DAVID Cameron’s the man! I stayed up until 6am watching David Cameron win the election! David Cameron is so handsome!
All of those statements sound completely bonkers, don’t they? Replace Cameron’s name with Obama’s and those were all Tweets I read the morning after the recent US presidential election. Obama-fever really did sweep over (and engulf) the majority of young people in the UK and I understand why. But, having once been asked what party David Cameron was in by a 20-year-old university student, I’m left wondering why a massive percentage of the Obama-disciples couldn’t care less about the politics of their own country. Some young people wouldn’t even open their blinds if Nick Clegg and David Cameron were out in their garden engaged in some sort of bare back wrestling match.
Maybe being ‘fit for office’ has something to do with it (and I don’t mean that in the sense of being ‘politically competent’). Everybody remembers the pictures of Obama emerging from the sea in Hawaii. Everybody can picture that massive I’m-a-stud smile. The same can’t be said for our Prime Minister. I googled ‘David Cameron on the beach’ and found a picture of him on a beach in Cornwall, chilling on the sand, reading a newspaper with his face on the front page. Somehow it’s not quite the same. You’d think that the ‘hunk’ factor wouldn’t come in to play in politics, but it’s not really all that surprising to admit that people generally warm to the more attractive among us. I don’t want to paint the young generation of our country as shallow… but do I think a lot of them would be more interested in who runs our country if suddenly an absolute babe was threatening to overthrown Cameron from the top spot? Probably.
Of course, there’s a more serious point to the issue than that of physical attractiveness. Obama seems attractive in many other ways too. That’s probably why a lot of our population took an instant like to him and rigorously tuned in to the election coverage. He seems more like a real person than much of our party leaders, too.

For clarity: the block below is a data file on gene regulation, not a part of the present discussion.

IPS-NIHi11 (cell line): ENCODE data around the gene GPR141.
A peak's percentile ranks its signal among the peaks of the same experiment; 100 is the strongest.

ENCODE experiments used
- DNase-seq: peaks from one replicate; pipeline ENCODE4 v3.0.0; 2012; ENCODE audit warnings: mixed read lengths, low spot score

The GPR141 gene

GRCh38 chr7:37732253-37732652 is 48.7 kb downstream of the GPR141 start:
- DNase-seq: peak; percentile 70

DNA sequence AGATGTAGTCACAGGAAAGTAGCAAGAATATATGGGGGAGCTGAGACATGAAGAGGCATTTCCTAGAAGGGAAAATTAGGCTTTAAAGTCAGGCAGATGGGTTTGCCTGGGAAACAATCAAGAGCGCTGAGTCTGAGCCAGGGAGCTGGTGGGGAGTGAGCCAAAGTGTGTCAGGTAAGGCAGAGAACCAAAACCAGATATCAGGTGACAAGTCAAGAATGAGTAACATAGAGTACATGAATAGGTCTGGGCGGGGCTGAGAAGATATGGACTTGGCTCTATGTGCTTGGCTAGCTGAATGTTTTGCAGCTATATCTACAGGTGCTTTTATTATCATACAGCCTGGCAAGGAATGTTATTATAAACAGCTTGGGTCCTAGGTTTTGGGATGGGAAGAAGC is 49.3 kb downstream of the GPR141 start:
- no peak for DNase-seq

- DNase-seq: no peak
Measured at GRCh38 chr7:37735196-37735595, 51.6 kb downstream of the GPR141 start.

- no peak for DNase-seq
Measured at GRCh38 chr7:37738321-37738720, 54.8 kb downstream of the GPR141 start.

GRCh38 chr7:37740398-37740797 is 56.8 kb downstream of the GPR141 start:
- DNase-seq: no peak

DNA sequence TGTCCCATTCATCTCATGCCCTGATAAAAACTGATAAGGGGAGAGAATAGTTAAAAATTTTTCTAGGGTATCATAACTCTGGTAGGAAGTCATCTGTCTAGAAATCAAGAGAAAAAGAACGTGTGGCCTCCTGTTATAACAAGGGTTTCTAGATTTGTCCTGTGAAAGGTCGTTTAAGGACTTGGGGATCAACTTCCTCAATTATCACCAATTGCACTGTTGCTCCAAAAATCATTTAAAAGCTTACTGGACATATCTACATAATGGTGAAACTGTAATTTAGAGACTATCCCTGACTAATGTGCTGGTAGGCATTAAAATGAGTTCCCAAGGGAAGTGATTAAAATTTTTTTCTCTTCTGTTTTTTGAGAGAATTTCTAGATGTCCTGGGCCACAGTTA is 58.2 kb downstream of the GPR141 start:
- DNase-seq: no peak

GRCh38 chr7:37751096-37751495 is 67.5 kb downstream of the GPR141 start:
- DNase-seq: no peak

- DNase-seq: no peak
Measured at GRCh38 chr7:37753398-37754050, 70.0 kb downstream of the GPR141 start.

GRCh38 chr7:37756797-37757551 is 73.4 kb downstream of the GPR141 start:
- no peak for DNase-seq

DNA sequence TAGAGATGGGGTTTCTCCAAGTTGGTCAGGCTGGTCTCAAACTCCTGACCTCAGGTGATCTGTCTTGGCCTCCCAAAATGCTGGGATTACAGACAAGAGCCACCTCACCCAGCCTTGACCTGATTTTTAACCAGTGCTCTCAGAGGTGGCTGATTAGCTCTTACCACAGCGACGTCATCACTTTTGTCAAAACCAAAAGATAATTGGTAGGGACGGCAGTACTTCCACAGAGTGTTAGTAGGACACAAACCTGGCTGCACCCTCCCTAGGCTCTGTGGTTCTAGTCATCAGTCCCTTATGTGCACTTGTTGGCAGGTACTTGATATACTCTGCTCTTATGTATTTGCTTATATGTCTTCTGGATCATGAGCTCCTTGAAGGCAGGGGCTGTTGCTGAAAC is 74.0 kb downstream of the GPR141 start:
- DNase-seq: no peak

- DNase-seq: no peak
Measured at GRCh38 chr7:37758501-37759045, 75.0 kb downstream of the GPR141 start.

There was also the issue of Mitt Romney, though. Anyone not wired to the moon was terrified at the prospect of him moving into the White House. Even in the UK, the thought of him governing the most powerful country in the world was a scary one. The fear-element added a sense of excitement. Perhaps we’re lucky that, in Britain, despite the different range of political beliefs, we’ve never seen such extremities between the parties, and therefore have not encountered the same fears as those across the pond. But is that what it’s going to take? Do we need someone like Romney, threatening to take charge of women’s uteruses and weed out those of us who don’t ‘belong’ here in order to shake young people out of a state of political apathy?
Maybe the only thing that will get people moving is if Nick Griffin is suddenly in a position where he might become Prime Minister. Thankfully with our voting system this will never happen. And it shouldn’t have to. The Times Educational Supplement recently revealed that one in five Scottish schools have no Modern Studies specialist, and pupils’ political literacy skills are suffering as a result. Perhaps it’s not too surprising then that having learned nothing about politics at school, these teens find themselves turning to Obama and his flowery shorts. It’s easier and far more exciting than trying to teach themselves the ins and outs of British politics. For most of us in the UK, the US election was a case of the Good Guy vs. the Bad Guy, and that kind of drama will always be more exciting than the various shades of grey in British politics.
It’s like the cinema. Nobody would watch a film with a plot scattered all over the place, the baddies constantly changing places before suddenly becoming allies, all the while subtly hinting that they’re probably still enemies. What we’re interested in seeing is winner takes all. We want Bruce Willis throwing the bad guy off towers in Die Hard, Liam Neeson’s race against time to save the day in Taken. We want an Obama saying ‘Yes We Can.’
By Zoe Storrie, columnist
(Published December 2012)
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